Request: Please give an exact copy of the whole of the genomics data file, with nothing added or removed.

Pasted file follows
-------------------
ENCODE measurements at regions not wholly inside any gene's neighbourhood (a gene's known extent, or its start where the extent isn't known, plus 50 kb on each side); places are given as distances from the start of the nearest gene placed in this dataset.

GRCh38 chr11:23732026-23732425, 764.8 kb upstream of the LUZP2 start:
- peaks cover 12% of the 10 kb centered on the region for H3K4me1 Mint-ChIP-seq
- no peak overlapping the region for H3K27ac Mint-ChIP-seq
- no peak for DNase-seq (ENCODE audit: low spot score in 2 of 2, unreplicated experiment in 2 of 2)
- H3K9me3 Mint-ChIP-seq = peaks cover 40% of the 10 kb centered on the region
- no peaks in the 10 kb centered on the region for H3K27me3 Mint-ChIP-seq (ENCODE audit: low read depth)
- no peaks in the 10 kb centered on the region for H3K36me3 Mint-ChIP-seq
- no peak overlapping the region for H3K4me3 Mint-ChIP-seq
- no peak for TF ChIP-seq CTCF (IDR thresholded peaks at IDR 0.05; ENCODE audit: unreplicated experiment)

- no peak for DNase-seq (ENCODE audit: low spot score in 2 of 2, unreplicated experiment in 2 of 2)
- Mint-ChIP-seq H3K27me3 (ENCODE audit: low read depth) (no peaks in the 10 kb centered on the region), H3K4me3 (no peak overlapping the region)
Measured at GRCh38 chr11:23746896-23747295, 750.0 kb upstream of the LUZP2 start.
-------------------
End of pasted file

ENCODE measurements at regions not wholly inside any gene's neighbourhood (a gene's known extent, or its start where the extent isn't known, plus 50 kb on each side); places are given as distances from the start of the nearest gene placed in this dataset.

GRCh38 chr11:23732026-23732425, 764.8 kb upstream of the LUZP2 start:
- peaks cover 12% of the 10 kb centered on the region for H3K4me1 Mint-ChIP-seq
- no peak overlapping the region for H3K27ac Mint-ChIP-seq
- no peak for DNase-seq (ENCODE audit: low spot score in 2 of 2, unreplicated experiment in 2 of 2)
- H3K9me3 Mint-ChIP-seq = peaks cover 40% of the 10 kb centered on the region
- no peaks in the 10 kb centered on the region for H3K27me3 Mint-ChIP-seq (ENCODE audit: low read depth)
- no peaks in the 10 kb centered on the region for H3K36me3 Mint-ChIP-seq
- no peak overlapping the region for H3K4me3 Mint-ChIP-seq
- no peak for TF ChIP-seq CTCF (IDR thresholded peaks at IDR 0.05; ENCODE audit: unreplicated experiment)

- no peak for DNase-seq (ENCODE audit: low spot score in 2 of 2, unreplicated experiment in 2 of 2)
- Mint-ChIP-seq H3K27me3 (ENCODE audit: low read depth) (no peaks in the 10 kb centered on the region), H3K4me3 (no peak overlapping the region)
Measured at GRCh38 chr11:23746896-23747295, 750.0 kb upstream of the LUZP2 start.